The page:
ExxonMobil saw climate change coming - Dispatch Weekly

January 13, 2023 - Reading time: 4 minutes

​According to academics, one of the biggest oil firms in the world correctly predicted how climate change would raise the global temperature as early as the 1970s.

They claim that ExxonMobil’s internal studies foresaw how using fossil fuels would warm the world, but the company rejects this assessment.

The academics examined data in internal company documents.

ExxonMobil has refuted the charges.

The subject has come up multiple times in recent years and each time the business’s response has been the same: those who assert that “Exxon Knew” is false in its assertions, the company maintains.

Selling fossil fuels that emit gases that scientists, governments, and the UN agree cause global warming has brought in billions for companies like ExxonMobil.

The results imply that ExxonMobil’s projections were frequently more precise than those of even top-tier NASA scientists.

Naomi Oreskes, a professor of the history of science at Harvard University, says that it “really underscores the stark hypocrisy of ExxonMobil leadership, who knew that their own scientists were doing this very high quality modelling work and had access to that privileged information while telling the rest of us that climate models were bunk.”

Geoffrey Supran, co-author and an associate professor of environmental science and policy at the University of Miami, claims that the findings represent “smoking gun” evidence.

For the first time, according to our work, we can put a number on what Exxon already knew: burning its fossil fuel products will cause the earth to warm by around 0.2C every ten years.

He claims that the scientific data in the ExxonMobil documents has never before been quantified by researchers.

ExxonMobil responded by citing a 2019 US court decision that stated, in part: “ExxonMobil executives and personnel were uniformly devoted to meticulously fulfilling their duties in the most thorough and diligent manner feasible.”

A spokeswoman stated: “ExxonMobil is committed to being a part of the solution to climate change and the challenges it entails.

ExxonMobil’s climate modelling was at least on par with one of the most well-known and prominent climate scientists in modern history, according to Prof. Supran, who contrasted the company’s work with that of NASA’s James Hansen, who raised the alarm about global warming in 1988.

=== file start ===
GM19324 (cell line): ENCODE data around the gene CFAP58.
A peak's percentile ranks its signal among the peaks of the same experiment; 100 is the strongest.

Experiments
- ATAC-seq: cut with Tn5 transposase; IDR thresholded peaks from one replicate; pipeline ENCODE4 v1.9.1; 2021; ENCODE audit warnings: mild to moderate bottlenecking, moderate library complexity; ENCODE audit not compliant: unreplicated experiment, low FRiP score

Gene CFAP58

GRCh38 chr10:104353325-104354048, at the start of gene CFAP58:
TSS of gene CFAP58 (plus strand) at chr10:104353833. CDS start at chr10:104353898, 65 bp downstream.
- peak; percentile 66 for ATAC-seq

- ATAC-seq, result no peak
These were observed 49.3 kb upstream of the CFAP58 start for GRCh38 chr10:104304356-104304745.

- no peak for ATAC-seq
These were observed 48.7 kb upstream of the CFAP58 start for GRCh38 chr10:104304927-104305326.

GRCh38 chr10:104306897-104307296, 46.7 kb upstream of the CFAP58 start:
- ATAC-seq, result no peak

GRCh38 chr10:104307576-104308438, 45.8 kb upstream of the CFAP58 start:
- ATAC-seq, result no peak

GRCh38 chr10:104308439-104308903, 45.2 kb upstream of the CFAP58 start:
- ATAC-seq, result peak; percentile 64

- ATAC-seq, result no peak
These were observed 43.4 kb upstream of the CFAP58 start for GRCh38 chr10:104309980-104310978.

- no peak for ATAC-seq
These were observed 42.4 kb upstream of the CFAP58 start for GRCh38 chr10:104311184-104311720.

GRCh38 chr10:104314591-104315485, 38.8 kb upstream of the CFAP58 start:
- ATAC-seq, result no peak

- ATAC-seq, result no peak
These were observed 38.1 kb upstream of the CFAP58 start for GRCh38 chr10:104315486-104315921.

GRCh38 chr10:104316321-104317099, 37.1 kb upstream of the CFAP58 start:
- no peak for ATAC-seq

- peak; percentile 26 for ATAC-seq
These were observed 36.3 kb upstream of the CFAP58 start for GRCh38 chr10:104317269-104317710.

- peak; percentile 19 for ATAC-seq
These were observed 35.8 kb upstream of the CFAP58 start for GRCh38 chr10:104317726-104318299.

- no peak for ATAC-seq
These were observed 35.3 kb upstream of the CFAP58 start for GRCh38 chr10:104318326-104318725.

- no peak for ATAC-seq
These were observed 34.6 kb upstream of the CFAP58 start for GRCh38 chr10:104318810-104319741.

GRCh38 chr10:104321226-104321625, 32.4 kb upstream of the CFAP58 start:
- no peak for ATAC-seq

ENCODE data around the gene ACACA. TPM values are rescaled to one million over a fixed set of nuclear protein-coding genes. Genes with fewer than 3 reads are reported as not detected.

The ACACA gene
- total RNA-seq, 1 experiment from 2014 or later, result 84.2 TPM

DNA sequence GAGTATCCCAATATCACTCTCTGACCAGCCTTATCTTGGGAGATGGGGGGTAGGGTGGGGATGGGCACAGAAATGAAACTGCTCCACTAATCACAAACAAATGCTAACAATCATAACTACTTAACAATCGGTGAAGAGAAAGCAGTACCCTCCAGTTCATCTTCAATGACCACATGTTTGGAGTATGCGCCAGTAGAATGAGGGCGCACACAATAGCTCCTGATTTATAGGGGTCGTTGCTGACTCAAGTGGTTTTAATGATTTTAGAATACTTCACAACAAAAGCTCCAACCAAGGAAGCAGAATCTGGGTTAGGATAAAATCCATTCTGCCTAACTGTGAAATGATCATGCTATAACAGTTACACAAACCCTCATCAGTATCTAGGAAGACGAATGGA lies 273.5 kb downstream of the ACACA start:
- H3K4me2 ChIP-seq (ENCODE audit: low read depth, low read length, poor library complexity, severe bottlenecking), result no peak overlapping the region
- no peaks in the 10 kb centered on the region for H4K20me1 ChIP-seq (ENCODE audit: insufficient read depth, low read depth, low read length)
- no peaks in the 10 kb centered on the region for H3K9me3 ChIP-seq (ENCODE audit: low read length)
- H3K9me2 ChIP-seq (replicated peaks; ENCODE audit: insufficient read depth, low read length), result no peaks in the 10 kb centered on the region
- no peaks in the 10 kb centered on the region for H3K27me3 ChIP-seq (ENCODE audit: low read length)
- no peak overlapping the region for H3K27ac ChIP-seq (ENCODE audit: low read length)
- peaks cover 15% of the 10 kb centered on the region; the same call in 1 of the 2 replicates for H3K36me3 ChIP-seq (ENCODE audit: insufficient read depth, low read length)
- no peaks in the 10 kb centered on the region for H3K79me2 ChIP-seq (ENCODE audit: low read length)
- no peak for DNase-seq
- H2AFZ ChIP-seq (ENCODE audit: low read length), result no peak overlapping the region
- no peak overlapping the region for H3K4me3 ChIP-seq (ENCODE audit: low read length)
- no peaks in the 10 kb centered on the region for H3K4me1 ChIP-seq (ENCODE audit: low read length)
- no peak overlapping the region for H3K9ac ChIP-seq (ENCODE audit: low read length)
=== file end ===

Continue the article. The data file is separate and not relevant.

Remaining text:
The findings, according to Prof. Oreskes, demonstrate that ExxonMobil “knowingly misled” the public and governments. She stated: “They had access to all of this material, yet they said very, very different things in public.

Exxon documents discovered during earlier probes seem to indicate the business intended to cast doubt on the research. The “Exxon position” to “emphasise the uncertainty in scientific conclusions” on the greenhouse effect was outlined in one internal report.

ExxonMobil may have made accurate predictions about how emissions would need to be decreased in order to avert the worst effects of climate change in a future warmed by 2C or more, according to research published in the scholarly journal Science.

At a time when other scientists were still discussing the possibility, their scientists also rightly dismissed the hypothesis that an ice age was on the horizon.

Prof. Oreskes and Prof. Supran conducted the study in response to evidence that ExxonMobil knew about climate change that journalists unearthed in 2015; however, ExxonMobil accused the journalists of “cherry-picking” the truth.

To determine their forecasts of a rise in the global temperature, they plotted scientific data from more than 100 publications from Exxon and Exxon Mobil between 1977 and 2014.

When the corporation publicly referred to the models as “speculative” or “poor science,” Prof. Oreskes contends that this demonstrated the company’s internal use of climate science.

The discoveries heighten the company’s continuing scrutiny of what it knew about climate change. Campaigners are suing the company in several US courts on the grounds that it disseminated false information in order to advance its commercial interests in fossil fuels.

A Massachusetts judge ruled in May that ExxonMobil must go to trial for allegedly lying about climate change.

DW Staff

David Lintott is the Editor-in-Chief, leading our team of talented freelance journalists. He specializes in covering culture, sport, and society. Originally from the decaying seaside town of Eastbourne, he attributes his insightful world-weariness to his roots in this unique setting.